My name is Scott O'Brien and I live in the Mid-coast part of Maine. I've been raising birds for around 20 years. I used to be an avid bird hunter and always wanted to actually raise game birds, even though our native game bird here in Maine is the Ruffed Grouse. So as a kid I got into raising the basic 4 - Coturnix, Bobwhite,Ringneck Pheasants, and Chukar Partridge. I had some basic books as a kid but I learned a lot more through trial and error. Later in my teens I had to get out of it when I got my own place, a rental property on a wharf, on the shore of the bay, that I started fishing out of. I've been a lobster fisherman for around 30 years. I really missed my birds during those years and said as soon as I can finally afford my own property that I was going to get back into them. I sure did in a big way.
So in my early 30's I finally got my own place. I chose it because it had privacy. No neighbors in sight, and with 5 acres of field,and woods. Nice rural country town but only 15 miles inland from the coast. Little by little I started building pens and since then I've raise about every kind of quail that's available here in the states and also quite a few varieties of pheasants and partridges. It was a challenge for sure, but I enjoyed most of the breeds. Over the last 5 or 6 years I pretty much narrowed things down to what I refer to as "the basic three", being the Mountain, Mearns,and Elegant Quail. Elegants are commonly called by most folks "Bensons" because that is one of the two strains of the Elegant. The other is called the Douglas, which I believe is native to the more southern part of Mexico. I decided on these 3 varieties basically because they're worth the most money. I woke up one day and asked myself why I'm raising Gambels Valleys, Scaleds, and color mutations of Bobwhites for $25 a pair when the rarer birds bring a whole lot more money, and don't take up any more space, or cost any more to feed. I already had some of them at the time. I ended up getting more stock and selling all of the more common varieties.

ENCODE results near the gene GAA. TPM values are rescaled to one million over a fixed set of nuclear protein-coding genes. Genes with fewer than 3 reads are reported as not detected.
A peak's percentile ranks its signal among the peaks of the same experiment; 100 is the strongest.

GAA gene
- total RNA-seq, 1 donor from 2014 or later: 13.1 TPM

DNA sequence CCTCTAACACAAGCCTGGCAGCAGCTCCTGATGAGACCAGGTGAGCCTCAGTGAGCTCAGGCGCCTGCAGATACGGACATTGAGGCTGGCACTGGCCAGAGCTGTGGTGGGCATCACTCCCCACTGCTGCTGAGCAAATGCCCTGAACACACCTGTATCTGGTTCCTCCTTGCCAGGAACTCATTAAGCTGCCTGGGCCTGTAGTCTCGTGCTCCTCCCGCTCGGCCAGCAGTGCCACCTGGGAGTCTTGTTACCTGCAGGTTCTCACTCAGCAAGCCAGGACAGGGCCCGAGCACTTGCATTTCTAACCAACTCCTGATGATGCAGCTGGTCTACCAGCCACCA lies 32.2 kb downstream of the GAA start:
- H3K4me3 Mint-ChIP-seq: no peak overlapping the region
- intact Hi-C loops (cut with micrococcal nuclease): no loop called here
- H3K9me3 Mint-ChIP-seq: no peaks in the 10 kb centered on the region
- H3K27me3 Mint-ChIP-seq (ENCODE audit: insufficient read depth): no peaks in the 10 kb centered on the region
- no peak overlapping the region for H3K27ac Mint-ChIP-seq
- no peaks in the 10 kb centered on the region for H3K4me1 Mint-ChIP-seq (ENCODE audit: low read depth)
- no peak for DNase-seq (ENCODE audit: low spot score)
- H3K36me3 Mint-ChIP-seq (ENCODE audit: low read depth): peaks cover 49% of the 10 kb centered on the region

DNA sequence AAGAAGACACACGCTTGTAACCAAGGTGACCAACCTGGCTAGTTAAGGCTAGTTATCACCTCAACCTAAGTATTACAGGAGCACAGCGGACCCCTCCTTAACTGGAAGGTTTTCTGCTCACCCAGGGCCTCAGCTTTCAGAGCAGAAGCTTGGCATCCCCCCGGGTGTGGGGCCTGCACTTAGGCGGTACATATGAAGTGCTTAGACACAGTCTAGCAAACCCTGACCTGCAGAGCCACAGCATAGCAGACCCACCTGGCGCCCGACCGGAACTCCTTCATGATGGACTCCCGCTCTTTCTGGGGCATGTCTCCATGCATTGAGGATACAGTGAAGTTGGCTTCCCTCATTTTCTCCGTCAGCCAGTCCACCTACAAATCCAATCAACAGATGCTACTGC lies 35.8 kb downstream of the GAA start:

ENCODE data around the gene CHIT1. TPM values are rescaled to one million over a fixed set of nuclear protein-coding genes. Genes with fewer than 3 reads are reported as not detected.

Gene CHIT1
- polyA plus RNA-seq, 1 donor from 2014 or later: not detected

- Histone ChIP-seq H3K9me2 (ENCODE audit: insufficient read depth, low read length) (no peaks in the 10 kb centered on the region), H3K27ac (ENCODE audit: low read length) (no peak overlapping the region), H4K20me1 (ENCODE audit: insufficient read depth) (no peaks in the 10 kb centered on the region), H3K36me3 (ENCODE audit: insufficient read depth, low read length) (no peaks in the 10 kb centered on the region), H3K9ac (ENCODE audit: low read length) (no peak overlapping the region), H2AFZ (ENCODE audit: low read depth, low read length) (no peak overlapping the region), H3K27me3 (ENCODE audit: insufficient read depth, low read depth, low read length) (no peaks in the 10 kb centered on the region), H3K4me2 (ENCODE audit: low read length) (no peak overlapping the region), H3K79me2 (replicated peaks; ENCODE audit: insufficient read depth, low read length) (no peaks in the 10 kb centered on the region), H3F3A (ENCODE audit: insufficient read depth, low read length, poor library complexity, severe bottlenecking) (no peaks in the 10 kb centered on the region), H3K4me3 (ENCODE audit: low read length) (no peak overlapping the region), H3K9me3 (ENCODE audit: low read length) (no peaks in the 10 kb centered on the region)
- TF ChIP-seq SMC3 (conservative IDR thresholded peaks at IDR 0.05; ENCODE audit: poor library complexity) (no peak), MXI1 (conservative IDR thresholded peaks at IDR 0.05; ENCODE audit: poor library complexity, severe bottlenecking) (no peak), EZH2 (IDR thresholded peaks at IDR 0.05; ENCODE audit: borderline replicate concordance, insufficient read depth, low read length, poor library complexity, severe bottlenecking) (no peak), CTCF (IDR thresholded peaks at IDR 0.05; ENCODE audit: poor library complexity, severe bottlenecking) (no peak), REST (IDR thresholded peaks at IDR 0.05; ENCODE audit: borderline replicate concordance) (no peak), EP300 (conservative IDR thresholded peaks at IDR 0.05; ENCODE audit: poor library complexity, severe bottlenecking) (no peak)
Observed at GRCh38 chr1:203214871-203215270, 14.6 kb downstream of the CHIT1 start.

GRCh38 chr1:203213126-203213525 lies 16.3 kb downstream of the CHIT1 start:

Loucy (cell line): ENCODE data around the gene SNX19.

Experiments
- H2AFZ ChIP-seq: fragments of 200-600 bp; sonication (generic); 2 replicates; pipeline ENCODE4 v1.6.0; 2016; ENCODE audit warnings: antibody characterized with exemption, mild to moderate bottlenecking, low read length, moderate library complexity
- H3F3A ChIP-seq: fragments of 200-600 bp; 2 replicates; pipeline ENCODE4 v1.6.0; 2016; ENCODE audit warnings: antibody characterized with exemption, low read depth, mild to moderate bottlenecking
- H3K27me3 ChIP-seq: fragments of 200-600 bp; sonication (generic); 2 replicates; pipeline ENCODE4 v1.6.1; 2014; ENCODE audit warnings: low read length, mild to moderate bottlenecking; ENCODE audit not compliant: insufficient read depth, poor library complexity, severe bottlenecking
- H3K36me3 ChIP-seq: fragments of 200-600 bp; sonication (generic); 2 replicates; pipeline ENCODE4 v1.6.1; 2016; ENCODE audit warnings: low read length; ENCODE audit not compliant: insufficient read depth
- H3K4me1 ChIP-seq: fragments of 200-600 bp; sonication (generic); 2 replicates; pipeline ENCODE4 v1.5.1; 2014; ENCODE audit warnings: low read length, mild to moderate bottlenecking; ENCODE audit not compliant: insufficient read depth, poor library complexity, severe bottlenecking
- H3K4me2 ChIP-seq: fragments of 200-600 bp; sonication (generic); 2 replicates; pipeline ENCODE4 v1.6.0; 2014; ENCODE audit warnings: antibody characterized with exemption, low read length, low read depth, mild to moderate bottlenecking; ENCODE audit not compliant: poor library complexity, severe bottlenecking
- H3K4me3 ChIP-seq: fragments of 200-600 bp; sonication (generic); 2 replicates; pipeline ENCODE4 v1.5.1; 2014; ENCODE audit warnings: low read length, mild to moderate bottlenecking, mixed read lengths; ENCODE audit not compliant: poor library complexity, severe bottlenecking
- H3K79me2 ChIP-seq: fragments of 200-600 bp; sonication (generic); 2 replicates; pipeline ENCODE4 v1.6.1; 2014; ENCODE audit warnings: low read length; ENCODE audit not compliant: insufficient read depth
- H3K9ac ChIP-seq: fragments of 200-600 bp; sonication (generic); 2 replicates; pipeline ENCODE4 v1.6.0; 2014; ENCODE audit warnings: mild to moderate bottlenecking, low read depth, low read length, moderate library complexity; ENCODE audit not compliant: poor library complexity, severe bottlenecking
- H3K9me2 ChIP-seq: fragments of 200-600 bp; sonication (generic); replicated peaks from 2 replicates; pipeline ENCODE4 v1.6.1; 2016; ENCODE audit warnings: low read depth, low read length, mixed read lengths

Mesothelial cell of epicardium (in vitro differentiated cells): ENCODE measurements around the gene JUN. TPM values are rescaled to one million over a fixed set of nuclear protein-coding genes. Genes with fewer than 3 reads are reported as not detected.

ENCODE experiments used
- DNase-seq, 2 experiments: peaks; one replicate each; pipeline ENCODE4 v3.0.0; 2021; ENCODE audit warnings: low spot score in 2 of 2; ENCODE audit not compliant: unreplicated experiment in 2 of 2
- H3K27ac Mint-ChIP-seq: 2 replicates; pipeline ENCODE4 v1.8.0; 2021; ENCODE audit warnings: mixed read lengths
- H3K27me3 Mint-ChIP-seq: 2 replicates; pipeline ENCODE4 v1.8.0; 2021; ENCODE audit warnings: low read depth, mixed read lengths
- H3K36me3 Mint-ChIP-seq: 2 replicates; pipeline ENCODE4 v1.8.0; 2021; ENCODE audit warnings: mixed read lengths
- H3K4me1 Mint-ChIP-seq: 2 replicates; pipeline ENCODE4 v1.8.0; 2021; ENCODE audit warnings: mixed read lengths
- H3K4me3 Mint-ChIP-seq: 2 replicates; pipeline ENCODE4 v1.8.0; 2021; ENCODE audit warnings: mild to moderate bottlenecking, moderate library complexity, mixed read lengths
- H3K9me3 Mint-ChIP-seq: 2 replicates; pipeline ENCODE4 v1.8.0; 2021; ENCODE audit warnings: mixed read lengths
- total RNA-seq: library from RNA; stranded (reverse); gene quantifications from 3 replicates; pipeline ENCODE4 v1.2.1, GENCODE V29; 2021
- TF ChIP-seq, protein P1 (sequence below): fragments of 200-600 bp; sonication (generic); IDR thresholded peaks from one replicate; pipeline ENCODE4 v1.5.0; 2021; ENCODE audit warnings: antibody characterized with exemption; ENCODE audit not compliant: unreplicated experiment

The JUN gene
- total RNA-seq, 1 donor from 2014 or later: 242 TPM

Over the next few years of talking with some of the old time breeders who I met through The Game Bird Gazette I learned some new tips and tricks,and learned again most of it through trial and error. Now I call myself an old master. For years I've successfully raised a good amount of these birds and sold them all throughout the country. I sell nothing but good healthy,plump birds in good plumage,with no crooked toes, twisted legs, small in size,ruffled feathers,or any other signs of inbreeding like these fairly new "overnight experts" do. Some of those jokers got their original stock from me and have been inbreeding brother /sister / cousin /mother / father stock for years now. They sell a pile of junk birds and dud eggs for almost twice the cost of mine. One from Ohio and one from Michigan, who I bent over backwards to help get going in this now tell people out there that my low prices reflect the inferior quality of my birds. They're biting the hand that fed them, and are now starting to pay for it some. They still manage to sell though, because most people don't do their research on who's who, and get fooled by a cute little picture or a video with a bullshit story next to it. Some don't seem to notice that they don't even have an actual farm and they're just garage "puppy mill" breeders, just in it for the buck.
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